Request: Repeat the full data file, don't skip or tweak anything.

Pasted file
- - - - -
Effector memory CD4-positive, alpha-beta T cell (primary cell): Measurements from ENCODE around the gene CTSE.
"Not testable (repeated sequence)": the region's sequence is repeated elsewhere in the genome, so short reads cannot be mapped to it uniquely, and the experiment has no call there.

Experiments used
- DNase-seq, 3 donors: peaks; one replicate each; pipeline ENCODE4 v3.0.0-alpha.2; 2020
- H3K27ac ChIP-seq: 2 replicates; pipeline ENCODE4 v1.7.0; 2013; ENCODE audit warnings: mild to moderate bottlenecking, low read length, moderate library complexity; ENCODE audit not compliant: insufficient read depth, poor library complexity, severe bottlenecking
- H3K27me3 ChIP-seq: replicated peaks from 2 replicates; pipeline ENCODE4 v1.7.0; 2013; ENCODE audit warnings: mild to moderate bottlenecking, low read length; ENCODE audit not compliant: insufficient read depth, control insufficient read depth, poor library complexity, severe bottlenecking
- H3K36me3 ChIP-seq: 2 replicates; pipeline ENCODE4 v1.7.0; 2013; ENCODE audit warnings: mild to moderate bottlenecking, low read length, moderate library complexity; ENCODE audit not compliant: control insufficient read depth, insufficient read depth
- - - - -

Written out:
Effector memory CD4-positive, alpha-beta T cell (primary cell): Measurements from ENCODE around the gene CTSE.
"Not testable (repeated sequence)": the region's sequence is repeated elsewhere in the genome, so short reads cannot be mapped to it uniquely, and the experiment has no call there.

Experiments used
- DNase-seq, 3 donors: peaks; one replicate each; pipeline ENCODE4 v3.0.0-alpha.2; 2020
- H3K27ac ChIP-seq: 2 replicates; pipeline ENCODE4 v1.7.0; 2013; ENCODE audit warnings: mild to moderate bottlenecking, low read length, moderate library complexity; ENCODE audit not compliant: insufficient read depth, poor library complexity, severe bottlenecking
- H3K27me3 ChIP-seq: replicated peaks from 2 replicates; pipeline ENCODE4 v1.7.0; 2013; ENCODE audit warnings: mild to moderate bottlenecking, low read length; ENCODE audit not compliant: insufficient read depth, control insufficient read depth, poor library complexity, severe bottlenecking
- H3K36me3 ChIP-seq: 2 replicates; pipeline ENCODE4 v1.7.0; 2013; ENCODE audit warnings: mild to moderate bottlenecking, low read length, moderate library complexity; ENCODE audit not compliant: control insufficient read depth, insufficient read depth